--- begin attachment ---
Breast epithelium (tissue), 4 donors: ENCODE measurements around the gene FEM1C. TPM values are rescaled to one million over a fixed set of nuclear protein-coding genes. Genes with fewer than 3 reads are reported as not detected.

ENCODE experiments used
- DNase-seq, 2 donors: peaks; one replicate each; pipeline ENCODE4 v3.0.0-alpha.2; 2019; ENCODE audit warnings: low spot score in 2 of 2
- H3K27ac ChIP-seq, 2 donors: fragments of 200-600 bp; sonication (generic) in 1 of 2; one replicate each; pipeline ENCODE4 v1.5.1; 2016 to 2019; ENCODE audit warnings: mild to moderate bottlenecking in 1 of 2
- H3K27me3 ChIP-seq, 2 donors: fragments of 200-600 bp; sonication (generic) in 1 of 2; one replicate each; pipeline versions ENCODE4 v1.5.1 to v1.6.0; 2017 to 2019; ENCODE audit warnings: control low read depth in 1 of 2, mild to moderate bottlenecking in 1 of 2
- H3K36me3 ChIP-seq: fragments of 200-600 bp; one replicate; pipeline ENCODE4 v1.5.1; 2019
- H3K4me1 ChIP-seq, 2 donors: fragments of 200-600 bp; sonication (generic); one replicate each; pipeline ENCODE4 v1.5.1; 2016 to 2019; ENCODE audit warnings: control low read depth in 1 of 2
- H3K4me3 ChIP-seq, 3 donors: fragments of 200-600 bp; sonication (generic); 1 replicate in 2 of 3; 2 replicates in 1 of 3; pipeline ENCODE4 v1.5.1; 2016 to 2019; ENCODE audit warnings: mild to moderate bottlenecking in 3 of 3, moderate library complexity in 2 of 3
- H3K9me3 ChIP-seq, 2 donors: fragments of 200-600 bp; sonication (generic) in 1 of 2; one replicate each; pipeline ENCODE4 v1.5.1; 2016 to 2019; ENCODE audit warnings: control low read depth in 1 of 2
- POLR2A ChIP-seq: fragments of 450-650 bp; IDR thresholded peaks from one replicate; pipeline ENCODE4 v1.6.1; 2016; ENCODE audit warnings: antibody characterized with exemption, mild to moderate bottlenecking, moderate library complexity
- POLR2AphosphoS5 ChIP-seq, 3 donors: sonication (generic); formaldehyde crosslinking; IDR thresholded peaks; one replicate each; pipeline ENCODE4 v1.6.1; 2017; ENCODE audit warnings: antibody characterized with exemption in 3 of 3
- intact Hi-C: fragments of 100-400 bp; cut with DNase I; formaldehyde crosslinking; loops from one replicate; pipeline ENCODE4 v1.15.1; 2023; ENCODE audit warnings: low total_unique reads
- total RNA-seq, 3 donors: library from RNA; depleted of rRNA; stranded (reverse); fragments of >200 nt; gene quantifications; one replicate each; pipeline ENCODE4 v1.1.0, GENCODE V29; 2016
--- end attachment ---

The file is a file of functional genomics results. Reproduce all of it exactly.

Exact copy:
Breast epithelium (tissue), 4 donors: ENCODE measurements around the gene FEM1C. TPM values are rescaled to one million over a fixed set of nuclear protein-coding genes. Genes with fewer than 3 reads are reported as not detected.

ENCODE experiments used
- DNase-seq, 2 donors: peaks; one replicate each; pipeline ENCODE4 v3.0.0-alpha.2; 2019; ENCODE audit warnings: low spot score in 2 of 2
- H3K27ac ChIP-seq, 2 donors: fragments of 200-600 bp; sonication (generic) in 1 of 2; one replicate each; pipeline ENCODE4 v1.5.1; 2016 to 2019; ENCODE audit warnings: mild to moderate bottlenecking in 1 of 2
- H3K27me3 ChIP-seq, 2 donors: fragments of 200-600 bp; sonication (generic) in 1 of 2; one replicate each; pipeline versions ENCODE4 v1.5.1 to v1.6.0; 2017 to 2019; ENCODE audit warnings: control low read depth in 1 of 2, mild to moderate bottlenecking in 1 of 2
- H3K36me3 ChIP-seq: fragments of 200-600 bp; one replicate; pipeline ENCODE4 v1.5.1; 2019
- H3K4me1 ChIP-seq, 2 donors: fragments of 200-600 bp; sonication (generic); one replicate each; pipeline ENCODE4 v1.5.1; 2016 to 2019; ENCODE audit warnings: control low read depth in 1 of 2
- H3K4me3 ChIP-seq, 3 donors: fragments of 200-600 bp; sonication (generic); 1 replicate in 2 of 3; 2 replicates in 1 of 3; pipeline ENCODE4 v1.5.1; 2016 to 2019; ENCODE audit warnings: mild to moderate bottlenecking in 3 of 3, moderate library complexity in 2 of 3
- H3K9me3 ChIP-seq, 2 donors: fragments of 200-600 bp; sonication (generic) in 1 of 2; one replicate each; pipeline ENCODE4 v1.5.1; 2016 to 2019; ENCODE audit warnings: control low read depth in 1 of 2
- POLR2A ChIP-seq: fragments of 450-650 bp; IDR thresholded peaks from one replicate; pipeline ENCODE4 v1.6.1; 2016; ENCODE audit warnings: antibody characterized with exemption, mild to moderate bottlenecking, moderate library complexity
- POLR2AphosphoS5 ChIP-seq, 3 donors: sonication (generic); formaldehyde crosslinking; IDR thresholded peaks; one replicate each; pipeline ENCODE4 v1.6.1; 2017; ENCODE audit warnings: antibody characterized with exemption in 3 of 3
- intact Hi-C: fragments of 100-400 bp; cut with DNase I; formaldehyde crosslinking; loops from one replicate; pipeline ENCODE4 v1.15.1; 2023; ENCODE audit warnings: low total_unique reads
- total RNA-seq, 3 donors: library from RNA; depleted of rRNA; stranded (reverse); fragments of >200 nt; gene quantifications; one replicate each; pipeline ENCODE4 v1.1.0, GENCODE V29; 2016